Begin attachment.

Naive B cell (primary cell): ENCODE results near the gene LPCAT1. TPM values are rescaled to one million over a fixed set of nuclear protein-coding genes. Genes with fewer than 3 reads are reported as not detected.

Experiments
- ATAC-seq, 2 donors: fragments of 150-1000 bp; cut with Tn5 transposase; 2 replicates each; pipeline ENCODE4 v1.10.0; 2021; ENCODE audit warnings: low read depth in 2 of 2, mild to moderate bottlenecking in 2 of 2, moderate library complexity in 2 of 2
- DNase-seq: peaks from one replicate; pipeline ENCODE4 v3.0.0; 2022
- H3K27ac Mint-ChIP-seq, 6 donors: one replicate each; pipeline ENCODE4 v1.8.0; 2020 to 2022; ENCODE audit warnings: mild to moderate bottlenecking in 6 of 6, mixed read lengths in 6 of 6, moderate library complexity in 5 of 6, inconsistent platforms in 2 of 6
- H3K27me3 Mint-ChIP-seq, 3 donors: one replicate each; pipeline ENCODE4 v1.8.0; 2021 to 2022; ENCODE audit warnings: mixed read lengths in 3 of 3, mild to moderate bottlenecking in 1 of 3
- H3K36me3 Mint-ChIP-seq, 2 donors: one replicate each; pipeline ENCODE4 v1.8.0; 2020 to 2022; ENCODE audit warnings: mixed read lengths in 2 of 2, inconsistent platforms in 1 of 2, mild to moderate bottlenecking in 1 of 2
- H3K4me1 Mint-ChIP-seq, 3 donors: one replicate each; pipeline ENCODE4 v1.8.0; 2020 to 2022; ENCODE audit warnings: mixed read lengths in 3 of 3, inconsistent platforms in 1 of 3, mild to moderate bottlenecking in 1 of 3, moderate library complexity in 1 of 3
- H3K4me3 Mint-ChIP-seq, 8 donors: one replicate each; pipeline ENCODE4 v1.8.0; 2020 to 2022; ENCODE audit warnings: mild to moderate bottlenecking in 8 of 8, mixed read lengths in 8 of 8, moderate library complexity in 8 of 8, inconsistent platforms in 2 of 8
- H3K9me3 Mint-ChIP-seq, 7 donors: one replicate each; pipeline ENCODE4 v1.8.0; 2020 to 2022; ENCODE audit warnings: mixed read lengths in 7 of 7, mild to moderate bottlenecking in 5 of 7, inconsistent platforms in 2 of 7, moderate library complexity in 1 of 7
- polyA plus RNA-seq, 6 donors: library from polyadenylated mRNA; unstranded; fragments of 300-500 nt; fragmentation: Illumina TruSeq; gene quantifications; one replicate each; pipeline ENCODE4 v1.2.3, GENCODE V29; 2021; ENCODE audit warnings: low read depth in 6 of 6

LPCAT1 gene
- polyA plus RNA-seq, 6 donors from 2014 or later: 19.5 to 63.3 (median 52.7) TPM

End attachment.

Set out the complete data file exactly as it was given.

Naive B cell (primary cell): ENCODE results near the gene LPCAT1. TPM values are rescaled to one million over a fixed set of nuclear protein-coding genes. Genes with fewer than 3 reads are reported as not detected.

Experiments
- ATAC-seq, 2 donors: fragments of 150-1000 bp; cut with Tn5 transposase; 2 replicates each; pipeline ENCODE4 v1.10.0; 2021; ENCODE audit warnings: low read depth in 2 of 2, mild to moderate bottlenecking in 2 of 2, moderate library complexity in 2 of 2
- DNase-seq: peaks from one replicate; pipeline ENCODE4 v3.0.0; 2022
- H3K27ac Mint-ChIP-seq, 6 donors: one replicate each; pipeline ENCODE4 v1.8.0; 2020 to 2022; ENCODE audit warnings: mild to moderate bottlenecking in 6 of 6, mixed read lengths in 6 of 6, moderate library complexity in 5 of 6, inconsistent platforms in 2 of 6
- H3K27me3 Mint-ChIP-seq, 3 donors: one replicate each; pipeline ENCODE4 v1.8.0; 2021 to 2022; ENCODE audit warnings: mixed read lengths in 3 of 3, mild to moderate bottlenecking in 1 of 3
- H3K36me3 Mint-ChIP-seq, 2 donors: one replicate each; pipeline ENCODE4 v1.8.0; 2020 to 2022; ENCODE audit warnings: mixed read lengths in 2 of 2, inconsistent platforms in 1 of 2, mild to moderate bottlenecking in 1 of 2
- H3K4me1 Mint-ChIP-seq, 3 donors: one replicate each; pipeline ENCODE4 v1.8.0; 2020 to 2022; ENCODE audit warnings: mixed read lengths in 3 of 3, inconsistent platforms in 1 of 3, mild to moderate bottlenecking in 1 of 3, moderate library complexity in 1 of 3
- H3K4me3 Mint-ChIP-seq, 8 donors: one replicate each; pipeline ENCODE4 v1.8.0; 2020 to 2022; ENCODE audit warnings: mild to moderate bottlenecking in 8 of 8, mixed read lengths in 8 of 8, moderate library complexity in 8 of 8, inconsistent platforms in 2 of 8
- H3K9me3 Mint-ChIP-seq, 7 donors: one replicate each; pipeline ENCODE4 v1.8.0; 2020 to 2022; ENCODE audit warnings: mixed read lengths in 7 of 7, mild to moderate bottlenecking in 5 of 7, inconsistent platforms in 2 of 7, moderate library complexity in 1 of 7
- polyA plus RNA-seq, 6 donors: library from polyadenylated mRNA; unstranded; fragments of 300-500 nt; fragmentation: Illumina TruSeq; gene quantifications; one replicate each; pipeline ENCODE4 v1.2.3, GENCODE V29; 2021; ENCODE audit warnings: low read depth in 6 of 6

LPCAT1 gene
- polyA plus RNA-seq, 6 donors from 2014 or later: 19.5 to 63.3 (median 52.7) TPM